Today There Was a Little Boy In My Greenhouse…My Son Was There Too.


Today is the official start of spring.  No, don’t run to your calendar or pull one up on your i-whatever.  I’m not talking about the calendar’s take on spring.  I’m talking about mine.  The first day of spring is the day I start planting seeds in seed blocks, thus continuing the endless circle of life and death.

The current outside temperature (even in the sun for crying out loud) is 21 degrees F.  I’ve waited as long as possible, put it off as long as I could but I can’t stand it anymore.  I’ve got to plant something!  Luckily, I have a way.

My nearly four year old son and I traipsed out  to the cathedral (which is what I call my tallest hoop house) this morning in the hope of alleviating cabin fever.  When I asked if he wanted to come out to the cathedral and help daddy make soil blocks, the answering cry of ‘YES!’ was accompanied by the immediate scattering of transformers and legos, forgotten and dismissed mid-galactic war.


Upon entering the hoop house he went right for the trowel and asked what he could do.  As I was scuttling around preparing to plant onion seeds I was taken by the fact that this is one of the few things for which I feel I can truly relate to my son.  I don’t understand the occasional tantrums over the wrong flavor toothpaste.  I don’t understand his maddening insistence that spinach is the devil and I don’t really relate to his desire to swing a plastic sword at everything in sight.  That last one I understand.  I know I did the same thing when I was a kid.  I think it’s universal.  But I don’t remember doing it.

But this, the need to dig in the soil and play with crumbly clods of Earth, I remember that.  I remember it and I still have the innate need to continue.  And I started to wonder if it ever goes away.  I hope not.


While my boy was playing in the soil, my inner boy was doing the same thing, albeit a bit more productively (I hope).  Today I began the growing season as I do each spring with the planting of the year’s onions from seed.  In the above photo you can see my method.  I use the Johnny’s Hand Seed Sower for nearly everything I plant into blocks, (in my experience it doesn’t work well on spherical seeds like broccoli and kale) and it’s dead useful.  The catalog and website show a person using it with one hand.  I’ve tried for nearly a decade.  Can’t make it happen.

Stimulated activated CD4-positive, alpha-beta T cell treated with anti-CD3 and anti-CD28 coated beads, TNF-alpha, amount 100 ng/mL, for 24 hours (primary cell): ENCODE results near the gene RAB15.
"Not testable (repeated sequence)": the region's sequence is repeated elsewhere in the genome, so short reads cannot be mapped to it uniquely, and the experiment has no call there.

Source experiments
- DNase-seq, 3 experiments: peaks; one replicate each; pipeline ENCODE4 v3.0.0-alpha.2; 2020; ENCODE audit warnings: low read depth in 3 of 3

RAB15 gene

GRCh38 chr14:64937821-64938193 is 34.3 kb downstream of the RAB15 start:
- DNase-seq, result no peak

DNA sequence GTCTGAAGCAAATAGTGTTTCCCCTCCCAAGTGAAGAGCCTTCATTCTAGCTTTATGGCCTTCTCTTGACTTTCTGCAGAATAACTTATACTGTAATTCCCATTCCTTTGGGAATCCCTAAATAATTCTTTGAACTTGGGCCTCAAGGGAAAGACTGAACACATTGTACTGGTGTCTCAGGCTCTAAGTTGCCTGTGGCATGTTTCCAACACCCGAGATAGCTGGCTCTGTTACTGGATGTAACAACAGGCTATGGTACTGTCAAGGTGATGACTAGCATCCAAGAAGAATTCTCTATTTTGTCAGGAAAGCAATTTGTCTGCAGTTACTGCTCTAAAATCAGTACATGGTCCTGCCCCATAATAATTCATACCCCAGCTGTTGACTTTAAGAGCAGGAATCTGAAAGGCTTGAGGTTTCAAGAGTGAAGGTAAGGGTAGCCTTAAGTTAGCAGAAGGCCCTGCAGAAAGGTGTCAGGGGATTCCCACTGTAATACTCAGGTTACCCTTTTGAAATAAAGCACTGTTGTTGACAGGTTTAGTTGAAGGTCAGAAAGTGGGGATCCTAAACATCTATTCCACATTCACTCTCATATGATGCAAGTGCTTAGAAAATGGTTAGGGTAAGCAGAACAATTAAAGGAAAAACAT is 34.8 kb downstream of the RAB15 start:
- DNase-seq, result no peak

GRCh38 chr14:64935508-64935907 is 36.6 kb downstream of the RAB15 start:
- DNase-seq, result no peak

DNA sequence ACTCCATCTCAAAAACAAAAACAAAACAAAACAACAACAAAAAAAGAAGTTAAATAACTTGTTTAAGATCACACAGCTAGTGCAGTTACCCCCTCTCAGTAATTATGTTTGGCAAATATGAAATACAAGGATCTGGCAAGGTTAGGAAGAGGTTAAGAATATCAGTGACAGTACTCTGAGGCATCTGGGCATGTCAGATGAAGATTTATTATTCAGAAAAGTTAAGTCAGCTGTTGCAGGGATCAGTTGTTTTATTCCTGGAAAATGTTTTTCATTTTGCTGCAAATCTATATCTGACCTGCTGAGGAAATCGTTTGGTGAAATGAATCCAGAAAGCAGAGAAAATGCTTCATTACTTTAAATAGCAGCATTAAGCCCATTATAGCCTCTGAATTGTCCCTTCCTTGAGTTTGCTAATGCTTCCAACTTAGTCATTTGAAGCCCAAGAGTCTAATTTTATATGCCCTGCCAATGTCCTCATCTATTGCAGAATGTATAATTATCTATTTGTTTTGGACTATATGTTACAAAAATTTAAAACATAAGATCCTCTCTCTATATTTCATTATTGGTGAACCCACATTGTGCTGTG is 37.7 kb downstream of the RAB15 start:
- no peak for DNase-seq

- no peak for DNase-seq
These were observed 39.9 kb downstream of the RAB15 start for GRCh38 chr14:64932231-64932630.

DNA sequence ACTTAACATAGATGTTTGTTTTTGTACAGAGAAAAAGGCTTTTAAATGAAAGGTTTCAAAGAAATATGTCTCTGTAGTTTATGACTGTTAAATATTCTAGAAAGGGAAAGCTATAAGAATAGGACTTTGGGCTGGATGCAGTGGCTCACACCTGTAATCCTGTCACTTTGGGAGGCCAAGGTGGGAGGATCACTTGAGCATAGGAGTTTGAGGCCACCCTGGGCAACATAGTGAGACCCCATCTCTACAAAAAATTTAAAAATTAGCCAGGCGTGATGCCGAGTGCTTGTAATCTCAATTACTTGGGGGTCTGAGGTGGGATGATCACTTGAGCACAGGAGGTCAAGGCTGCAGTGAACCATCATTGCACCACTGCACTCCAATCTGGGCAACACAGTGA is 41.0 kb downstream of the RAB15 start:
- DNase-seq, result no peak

Everything you do, whether gardening at home or commercially, should be documented.  It’s incredibly easy over the course of a growing season to lose track of what this or that plant is and then how do you know if you want to buy it again next season?  Man, these onions lasted forever in the root cellar…what variety was that again?  You get the idea.

I have a pretty ingenious garden labeling system.  Regrettably, I cannot take credit for it.  I got this idea years ago from the Fedco Trees catalog.  I use the back of discarded vinyl siding.  If you write on it in pencil it will last through mud, snow, rain, sun and the errant finger doing its best to smudge your writing.  But you can erase it.  It’s amazing.  I have mine filed alphabetically so each year I just have to grab the ones I need for whichever variety I’m planting and erase the date.  All other information stays the same.

Here's a shot of my notes from this time last year.  As you can see, I already had a lot more going on!

Here’s a shot of my notes from this time last year. As you can see, I already had a lot more going on!

After planting I make a paper record.  My affinity for paper and pencil/pen is akin to my affinity for playing in the soil.  I think it hearkens back to childhood.

I don’t know what this season will bring.  I don’t know if this snow will ever melt.  I don’t know if the sun will warm things up enough so the maple sap eventually begins to flow.  But for today at least, I’m pleased to know that I’m carrying on and living through traditions that have persisted since the dawn of agriculture.  If you need me, I’ll be out in the hoop house playing in the soil with my son.  Local Food.  Eat well – be well.


Ryan Parker

About Ryan Parker

Ryan Parker is a farmer, writer, artist and musician. He currently lives in Central Maine with his wife, two children, a golden retriever, some pigs and chickens. He raises pastured and forested animals and grows a diverse range of vegetables without synthetic chemicals, pesticides, herbicides or taxpayer subsidies.